THE St. Clair Bayfield Award, which the Actors’ Equity Association bestows for the best non-featured Shakespearean performance, went this year to Louis Cancelmi, who, on four days’ notice, jumped in and replaced a sidelined Achilles (David Harbour) in Troilus and Cressida. The prize was presented by his father-in-law, an ex-Hamlet/Prospero/Lear/Benedick/Polonius/Assistant D.A. named Sam Waterston
St. Clair Bayfield Award winner, Louis Cancelmi.
More: Mr. Cancelmi is now, officially, a Somebody in “Everybody.” This is Branden Jacobs-Jenkins’ new offering at the Signature Public Theatre through March 12.  The role of “Everybody” will be played by a different actor at each performance — it’s some sort of a chance lottery deal every night, against four other actors. Sounds fascinating and scary!

But wait, there’s even more! (Not about Mr. Cancelmi, we’ve had the best of him.)   Some movie-goers out there are possibly thinking they vaguely recognize the name St. Clair Bayfield.
Well, he was one of the AEA founding fathers.  He was also a New Zealand sheep rancher, which goes to show what can happen in life. And, he was a smalltime touring actor. His greatest performance?  Convincing his wealthy lifelong paramour, Florence Foster Jenkins, that her operatic screechings were music to his ears; even fit to be appreciated at Carnegie Hall. Mr. Bayfield is wonderfully and movingly played by Hugh Grant in the current film, “Florence Foster Jenkins” opposite Meryl Streep as the vocally deficient but admirably persistent Florence.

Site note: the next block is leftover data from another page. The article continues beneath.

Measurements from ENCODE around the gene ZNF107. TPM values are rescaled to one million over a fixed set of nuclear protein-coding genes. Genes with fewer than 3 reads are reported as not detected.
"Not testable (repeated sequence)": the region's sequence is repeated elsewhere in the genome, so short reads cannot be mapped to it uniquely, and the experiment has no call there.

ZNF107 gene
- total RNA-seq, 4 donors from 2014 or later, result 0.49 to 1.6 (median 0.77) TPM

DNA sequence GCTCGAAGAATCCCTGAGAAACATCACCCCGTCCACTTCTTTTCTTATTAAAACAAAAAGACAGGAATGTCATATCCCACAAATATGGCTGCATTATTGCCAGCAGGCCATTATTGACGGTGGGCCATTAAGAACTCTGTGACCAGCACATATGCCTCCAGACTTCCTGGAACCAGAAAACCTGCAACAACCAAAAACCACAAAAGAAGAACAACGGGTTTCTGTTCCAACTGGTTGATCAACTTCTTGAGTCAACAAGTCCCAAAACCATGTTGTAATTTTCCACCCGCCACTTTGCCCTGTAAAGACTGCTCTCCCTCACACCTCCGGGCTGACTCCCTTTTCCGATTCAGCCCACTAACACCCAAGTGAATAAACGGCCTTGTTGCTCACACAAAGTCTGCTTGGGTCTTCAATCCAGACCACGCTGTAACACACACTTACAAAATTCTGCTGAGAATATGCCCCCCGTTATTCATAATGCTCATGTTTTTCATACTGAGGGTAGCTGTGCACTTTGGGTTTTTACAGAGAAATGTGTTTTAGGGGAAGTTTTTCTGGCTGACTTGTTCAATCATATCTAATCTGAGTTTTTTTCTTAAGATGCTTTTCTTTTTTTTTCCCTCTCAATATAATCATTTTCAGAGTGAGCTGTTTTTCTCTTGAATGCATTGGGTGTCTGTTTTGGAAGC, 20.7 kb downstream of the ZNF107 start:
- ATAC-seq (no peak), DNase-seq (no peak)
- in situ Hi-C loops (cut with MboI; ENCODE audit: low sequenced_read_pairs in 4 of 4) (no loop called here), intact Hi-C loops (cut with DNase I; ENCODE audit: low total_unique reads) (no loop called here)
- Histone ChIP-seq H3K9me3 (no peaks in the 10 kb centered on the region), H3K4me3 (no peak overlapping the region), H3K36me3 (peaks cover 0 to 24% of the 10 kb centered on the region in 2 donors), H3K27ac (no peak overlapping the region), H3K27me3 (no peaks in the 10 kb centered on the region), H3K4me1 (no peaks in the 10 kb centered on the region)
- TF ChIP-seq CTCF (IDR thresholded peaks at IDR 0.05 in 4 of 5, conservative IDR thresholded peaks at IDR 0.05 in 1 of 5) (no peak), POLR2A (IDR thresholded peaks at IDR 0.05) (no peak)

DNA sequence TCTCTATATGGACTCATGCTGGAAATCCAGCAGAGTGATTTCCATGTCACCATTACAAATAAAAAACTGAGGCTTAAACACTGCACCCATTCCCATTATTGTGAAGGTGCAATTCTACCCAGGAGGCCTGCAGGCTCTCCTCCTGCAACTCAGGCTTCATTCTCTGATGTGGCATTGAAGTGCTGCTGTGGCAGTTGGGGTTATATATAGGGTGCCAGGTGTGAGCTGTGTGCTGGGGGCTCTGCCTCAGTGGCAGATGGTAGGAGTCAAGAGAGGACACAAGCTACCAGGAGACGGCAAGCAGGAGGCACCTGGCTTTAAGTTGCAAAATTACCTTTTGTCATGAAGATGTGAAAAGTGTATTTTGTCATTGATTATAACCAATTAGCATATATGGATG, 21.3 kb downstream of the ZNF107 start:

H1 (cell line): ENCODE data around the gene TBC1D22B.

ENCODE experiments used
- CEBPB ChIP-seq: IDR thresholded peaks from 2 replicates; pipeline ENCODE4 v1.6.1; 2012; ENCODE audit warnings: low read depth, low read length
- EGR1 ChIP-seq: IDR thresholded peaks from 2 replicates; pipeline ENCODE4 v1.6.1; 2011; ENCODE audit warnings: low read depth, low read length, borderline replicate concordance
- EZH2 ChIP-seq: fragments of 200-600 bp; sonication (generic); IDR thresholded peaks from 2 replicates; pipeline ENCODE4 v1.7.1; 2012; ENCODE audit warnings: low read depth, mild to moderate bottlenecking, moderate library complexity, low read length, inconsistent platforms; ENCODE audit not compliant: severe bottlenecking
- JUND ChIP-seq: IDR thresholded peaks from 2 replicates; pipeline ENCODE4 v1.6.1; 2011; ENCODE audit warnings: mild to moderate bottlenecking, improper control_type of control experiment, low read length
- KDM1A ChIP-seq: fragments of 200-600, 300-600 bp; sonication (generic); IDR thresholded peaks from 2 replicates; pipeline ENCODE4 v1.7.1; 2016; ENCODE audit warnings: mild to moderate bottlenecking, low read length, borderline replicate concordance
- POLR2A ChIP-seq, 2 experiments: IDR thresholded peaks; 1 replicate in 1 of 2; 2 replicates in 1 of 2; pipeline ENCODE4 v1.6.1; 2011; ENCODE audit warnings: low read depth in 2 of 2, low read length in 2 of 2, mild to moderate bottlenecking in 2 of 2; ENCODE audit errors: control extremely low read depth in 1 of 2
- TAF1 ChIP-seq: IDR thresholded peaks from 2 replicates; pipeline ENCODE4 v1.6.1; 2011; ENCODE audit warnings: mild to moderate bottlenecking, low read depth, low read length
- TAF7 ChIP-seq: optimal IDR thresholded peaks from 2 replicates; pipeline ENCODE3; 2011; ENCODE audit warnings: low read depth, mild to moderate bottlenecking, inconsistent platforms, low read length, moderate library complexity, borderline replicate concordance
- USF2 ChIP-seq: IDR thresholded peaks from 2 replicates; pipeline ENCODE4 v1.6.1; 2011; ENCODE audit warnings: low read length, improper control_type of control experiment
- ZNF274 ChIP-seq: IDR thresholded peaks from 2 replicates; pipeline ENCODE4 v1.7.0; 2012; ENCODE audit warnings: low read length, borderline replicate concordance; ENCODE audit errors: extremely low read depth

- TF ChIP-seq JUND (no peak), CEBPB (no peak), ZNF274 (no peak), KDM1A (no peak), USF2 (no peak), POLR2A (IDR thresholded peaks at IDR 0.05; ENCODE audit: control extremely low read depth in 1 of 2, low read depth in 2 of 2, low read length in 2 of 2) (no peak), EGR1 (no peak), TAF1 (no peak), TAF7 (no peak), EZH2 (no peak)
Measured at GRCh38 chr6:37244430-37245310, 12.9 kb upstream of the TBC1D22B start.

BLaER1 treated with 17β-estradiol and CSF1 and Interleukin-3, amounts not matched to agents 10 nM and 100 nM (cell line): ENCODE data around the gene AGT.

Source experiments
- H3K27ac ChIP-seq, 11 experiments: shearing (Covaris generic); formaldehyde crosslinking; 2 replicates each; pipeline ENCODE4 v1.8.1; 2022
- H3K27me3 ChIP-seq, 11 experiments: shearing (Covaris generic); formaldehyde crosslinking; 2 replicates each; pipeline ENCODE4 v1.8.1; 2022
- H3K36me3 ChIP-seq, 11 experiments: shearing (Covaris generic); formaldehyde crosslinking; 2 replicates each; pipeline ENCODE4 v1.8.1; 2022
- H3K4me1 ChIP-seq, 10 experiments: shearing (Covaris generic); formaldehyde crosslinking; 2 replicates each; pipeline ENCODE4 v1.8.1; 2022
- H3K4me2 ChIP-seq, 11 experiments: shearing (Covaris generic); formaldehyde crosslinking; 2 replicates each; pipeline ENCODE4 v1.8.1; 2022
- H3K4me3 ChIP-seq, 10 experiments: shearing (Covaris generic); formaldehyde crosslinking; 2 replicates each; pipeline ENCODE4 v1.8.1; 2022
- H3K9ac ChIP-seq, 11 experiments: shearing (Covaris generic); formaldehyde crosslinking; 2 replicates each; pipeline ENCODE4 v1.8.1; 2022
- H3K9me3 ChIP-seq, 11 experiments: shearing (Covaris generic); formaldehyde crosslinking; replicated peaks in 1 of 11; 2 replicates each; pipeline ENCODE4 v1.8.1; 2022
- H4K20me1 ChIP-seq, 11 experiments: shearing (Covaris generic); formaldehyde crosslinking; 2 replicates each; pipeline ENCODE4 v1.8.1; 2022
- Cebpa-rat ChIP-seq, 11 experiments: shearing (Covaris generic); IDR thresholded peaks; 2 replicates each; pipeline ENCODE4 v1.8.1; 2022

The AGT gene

Thanks to our old friend, theater arbiter/observer/writer Harry Haun for the above info.  HH now does his magic for Playbill.
EVERY SINGLE day, my inbox has at least three Google Alerts with the subject “Marilyn Monroe.” It’s always something with this long-dead dame.   I begin like this because a while back we received an email from a lady who just couldn’t bear one more photo or mention of Miss Monroe. We, our reader insisted, had to “accept” the fact that MM was dead, and “move on.” Lots of heavy sarcasm in those remarks.

This column indeed has a long history in reporting on this n’ that about Marilyn.  For one thing, she remains delightful in her films and photos. We are all for delightful.   Interest in her never seems to abate, although in the fifty-plus years since her death, her image has become distorted; both enlarged and minimized.  Young “fans” know her only as an image, a photo to hang various conspiracy theories upon, or to be seduced by the fallacy of her as a great symbol of screen sexuality. Nope. Really sexy movie women were the likes of Rita, Ava, Liz. Bacall! Gloria Grahame! Marilyn was a comedienne who impersonated America’s idea of a sex-symbol in the repressed 1950s. (She was truly sensuous only in her innumerable still photographs.)